The Car and Truck Fleet and Leasing Management Magazine

Fleet Safety Tip of the Week: Recognizing the Signs and Rules of One-Way Streets

September 18, 2013

The best fleet drivers develop safe driving habits. But the likelihood of a split-second bad decision increases when an otherwise good driver encounters an unfamiliar and unexpected driving condition. Take, for example, the multi-lane one-way street. These streets are very common in older, downtown districts in metropolitan areas. But what if your drivers spend 99.99 percent of their drive time on suburban streets where multi-lane one-way streets are about as common as a winning lottery ticket? Then it won’t hurt to remind them of the rules that apply to such streets, so they're less likely to be caught off-guard.

Collisions on one-way streets most commonly occur when a driver unwittingly makes a left or right turn from the wrong lane.

Here are some tips prepared by the Springfield, Mo., Police Department that you may want to pass along to your drivers:

  • If you intend to make a left turn, you need to do so from the left lane. If you intend to turn right, do so from the right lane. If there is a center lane, it is a forward lane only. Do not turn from the center lane. If you are in the center lane and you anticipate a left or right turn, you should move to the appropriate lane in advance of your anticipated turn.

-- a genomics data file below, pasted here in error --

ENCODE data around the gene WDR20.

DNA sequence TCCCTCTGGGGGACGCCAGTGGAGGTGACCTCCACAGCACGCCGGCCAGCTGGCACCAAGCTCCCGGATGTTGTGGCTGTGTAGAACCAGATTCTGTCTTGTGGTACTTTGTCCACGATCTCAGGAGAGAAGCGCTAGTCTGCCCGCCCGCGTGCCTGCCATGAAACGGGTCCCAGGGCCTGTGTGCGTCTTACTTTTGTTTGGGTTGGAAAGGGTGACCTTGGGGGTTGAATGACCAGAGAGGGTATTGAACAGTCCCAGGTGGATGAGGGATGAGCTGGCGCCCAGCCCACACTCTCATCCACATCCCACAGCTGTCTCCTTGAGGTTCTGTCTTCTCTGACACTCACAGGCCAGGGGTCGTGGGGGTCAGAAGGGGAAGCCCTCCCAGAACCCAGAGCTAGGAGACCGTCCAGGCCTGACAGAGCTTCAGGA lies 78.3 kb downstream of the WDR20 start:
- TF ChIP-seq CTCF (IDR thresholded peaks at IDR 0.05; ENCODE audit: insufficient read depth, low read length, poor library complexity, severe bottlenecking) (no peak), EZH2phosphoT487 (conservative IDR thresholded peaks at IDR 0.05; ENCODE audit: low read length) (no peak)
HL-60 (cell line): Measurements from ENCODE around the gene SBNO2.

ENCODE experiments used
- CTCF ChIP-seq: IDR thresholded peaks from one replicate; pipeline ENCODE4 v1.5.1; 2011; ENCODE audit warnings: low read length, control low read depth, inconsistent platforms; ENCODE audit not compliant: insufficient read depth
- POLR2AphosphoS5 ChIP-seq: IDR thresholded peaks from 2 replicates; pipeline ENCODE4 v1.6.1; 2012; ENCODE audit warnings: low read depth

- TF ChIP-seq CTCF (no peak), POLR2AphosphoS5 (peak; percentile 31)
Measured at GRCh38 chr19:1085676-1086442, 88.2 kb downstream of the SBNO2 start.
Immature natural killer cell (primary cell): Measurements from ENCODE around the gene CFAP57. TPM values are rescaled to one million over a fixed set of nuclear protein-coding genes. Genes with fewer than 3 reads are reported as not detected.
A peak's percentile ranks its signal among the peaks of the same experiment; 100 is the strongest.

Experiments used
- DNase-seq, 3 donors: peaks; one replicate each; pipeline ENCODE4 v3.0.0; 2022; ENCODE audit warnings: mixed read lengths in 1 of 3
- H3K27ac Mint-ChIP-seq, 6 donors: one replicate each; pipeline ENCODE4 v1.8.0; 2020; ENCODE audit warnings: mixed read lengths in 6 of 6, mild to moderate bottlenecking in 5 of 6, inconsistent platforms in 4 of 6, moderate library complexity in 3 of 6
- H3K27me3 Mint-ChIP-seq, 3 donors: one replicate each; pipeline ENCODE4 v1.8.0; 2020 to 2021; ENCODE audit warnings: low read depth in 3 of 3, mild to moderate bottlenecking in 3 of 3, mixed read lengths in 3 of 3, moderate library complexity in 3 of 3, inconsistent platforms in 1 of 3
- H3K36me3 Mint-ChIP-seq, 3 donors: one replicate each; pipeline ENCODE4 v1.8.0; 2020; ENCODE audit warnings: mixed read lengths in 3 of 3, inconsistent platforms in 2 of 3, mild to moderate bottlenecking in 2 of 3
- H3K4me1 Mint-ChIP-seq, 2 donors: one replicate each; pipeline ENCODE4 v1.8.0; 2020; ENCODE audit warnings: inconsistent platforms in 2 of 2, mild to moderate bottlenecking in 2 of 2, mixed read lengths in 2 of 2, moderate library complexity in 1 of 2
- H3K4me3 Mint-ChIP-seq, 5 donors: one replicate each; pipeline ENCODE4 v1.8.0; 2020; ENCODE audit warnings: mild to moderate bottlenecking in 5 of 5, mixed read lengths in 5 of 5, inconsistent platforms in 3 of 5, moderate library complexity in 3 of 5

• Turning from the proper lane will ensure that you are not involved in a collision with a vehicle to your right or left. Typically, drivers making improper turns collide with a vehicle that is lawfully traveling in the lane to their left or right. The offending driver does not see the other vehicle until they collide because of the other vehicle being in a "blind spot.”
  • A one-way sign will be posted on one-way streets. However, many private driveways that enter onto one-way streets do not have signs warning drivers that they are entering a one-way street. There are three clues that will help drivers identify one-way streets:

1) The striping on one-way streets is typically white instead of yellow.

2) Vehicles on one-way streets can usually park on either side of the roadway (where allowed), facing in the direction that traffic flows.

3) Watch for traffic signs on the sides of the roadway. If they all face away from you and you can’t read them, then alarms should be going off in your head. You're traveling the wrong way.

Twitter Facebook Google+

Comments

Please note that comments may be moderated. 
Leave this field empty:
 
 

Fleet Incentives

Determine the actual cost of owning and running a vehicle in your fleet. Compare vehicles by class and model.

FleetFAQ

Fleet Tracking And Telematics

Todd Ewing from Fleetmatics will answer your questions and challenges

View All

 

Fleet Management And Leasing

Merchants Experts will answer your questions and challenges

View All

 

Sponsored by

George Largay career included time at Wheels, ADT Automotive, and Manheim.

Read more

Up Next

More From The World's Largest Fleet Publisher